The Choices We Make During Lent

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It's hard to believe that just a few days ago, I was staring out into the frozen world around me, snow piled high, with more coming down.  I'd just received the notice that we were going to have to boil our water, only to moments later have the water shut off.   We were trying to conserve energy and the house was dark except for the flickering of the fireplace, and I was bundled up because I turned our heat down to 67 degrees, which was cozy compared to the single-digit temperatures outside.  Right this second, I am sitting outside on a screened-in porch in Florida.  I'm wearing shorts.  The sky is blue and the sun is shining warmly on the flowers that are blooming on a tree just outside.  I've taken like four showers in the last two days to make up for the days I went without one last week.  The whole experience kind of shook me, though.   I wrote a bit about it last week--reflections on loss, grief, and even death to a certain extent.  Winter can do that to you--bend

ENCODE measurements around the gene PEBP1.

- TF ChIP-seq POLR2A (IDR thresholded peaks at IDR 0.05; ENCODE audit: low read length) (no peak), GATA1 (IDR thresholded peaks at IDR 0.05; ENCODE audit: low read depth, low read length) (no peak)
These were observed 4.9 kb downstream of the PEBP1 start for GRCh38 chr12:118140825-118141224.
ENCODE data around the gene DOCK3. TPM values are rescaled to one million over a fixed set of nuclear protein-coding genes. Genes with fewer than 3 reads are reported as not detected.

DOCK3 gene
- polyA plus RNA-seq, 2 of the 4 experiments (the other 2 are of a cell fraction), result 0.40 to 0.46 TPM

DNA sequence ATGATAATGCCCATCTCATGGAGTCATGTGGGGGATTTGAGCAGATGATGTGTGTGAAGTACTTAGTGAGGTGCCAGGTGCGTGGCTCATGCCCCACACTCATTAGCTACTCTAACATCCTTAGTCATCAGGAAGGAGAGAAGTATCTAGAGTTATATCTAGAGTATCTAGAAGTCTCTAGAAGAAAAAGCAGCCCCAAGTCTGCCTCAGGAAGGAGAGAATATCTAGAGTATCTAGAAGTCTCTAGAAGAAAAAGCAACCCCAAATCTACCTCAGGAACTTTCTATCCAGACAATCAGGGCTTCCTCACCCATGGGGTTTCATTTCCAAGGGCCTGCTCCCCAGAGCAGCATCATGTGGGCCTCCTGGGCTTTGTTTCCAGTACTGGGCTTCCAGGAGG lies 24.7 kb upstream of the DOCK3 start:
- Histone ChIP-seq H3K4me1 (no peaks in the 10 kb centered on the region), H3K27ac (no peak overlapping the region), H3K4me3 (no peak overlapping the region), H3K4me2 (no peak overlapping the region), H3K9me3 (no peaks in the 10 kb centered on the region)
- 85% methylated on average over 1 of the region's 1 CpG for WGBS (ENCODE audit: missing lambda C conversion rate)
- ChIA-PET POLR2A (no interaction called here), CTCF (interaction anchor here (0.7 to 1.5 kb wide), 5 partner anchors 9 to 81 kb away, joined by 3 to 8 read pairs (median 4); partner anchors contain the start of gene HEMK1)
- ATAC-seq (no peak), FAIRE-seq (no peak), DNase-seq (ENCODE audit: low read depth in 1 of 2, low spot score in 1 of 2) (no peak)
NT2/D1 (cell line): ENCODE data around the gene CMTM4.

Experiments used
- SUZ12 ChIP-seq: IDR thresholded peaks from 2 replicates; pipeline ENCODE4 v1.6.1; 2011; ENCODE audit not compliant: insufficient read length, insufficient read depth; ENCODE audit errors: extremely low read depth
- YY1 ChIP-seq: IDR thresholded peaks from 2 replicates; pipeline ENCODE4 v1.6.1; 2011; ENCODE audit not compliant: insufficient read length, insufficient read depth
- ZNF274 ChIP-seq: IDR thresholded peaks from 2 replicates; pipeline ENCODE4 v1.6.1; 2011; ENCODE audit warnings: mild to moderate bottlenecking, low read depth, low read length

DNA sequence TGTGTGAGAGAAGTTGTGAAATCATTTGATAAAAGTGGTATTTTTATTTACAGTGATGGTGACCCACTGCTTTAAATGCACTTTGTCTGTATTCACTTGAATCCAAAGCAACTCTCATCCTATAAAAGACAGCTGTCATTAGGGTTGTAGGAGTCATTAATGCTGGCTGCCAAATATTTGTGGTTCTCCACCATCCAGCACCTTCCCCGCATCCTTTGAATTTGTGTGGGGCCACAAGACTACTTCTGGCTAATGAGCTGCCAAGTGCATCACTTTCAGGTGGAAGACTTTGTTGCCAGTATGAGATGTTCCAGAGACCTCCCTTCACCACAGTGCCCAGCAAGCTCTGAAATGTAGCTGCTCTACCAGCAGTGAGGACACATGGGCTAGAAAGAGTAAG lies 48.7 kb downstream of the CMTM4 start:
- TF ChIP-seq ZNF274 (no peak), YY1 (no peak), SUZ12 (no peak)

But I'm A Good Person!

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The other night I heard someone describe a friend of theirs who had experienced a traumatic event as being "mad at God" over it.  I understand that feeling.  I think that most of us do.  But how many of us actually admit to feeling that way when things don't go well for us?   I've had arguments with God in the past about these kinds of things.  I will ask God if there is any way God might see the way clear to make things better for me considering all of the work I do on God's behalf.   I know that being a pastor doesn't afford me some sort of privileged status when it comes to hardship, trials, and tribulations.  Just because I talk about faith, God, and church-y stuff for a living, doesn't mean that I get a pass on the hard things in life.   But sometimes... I sure wish it did.   In my experience, this is a common response that I've heard from people who have come to me for counsel when they've experienced something hard, a challenge in life, fami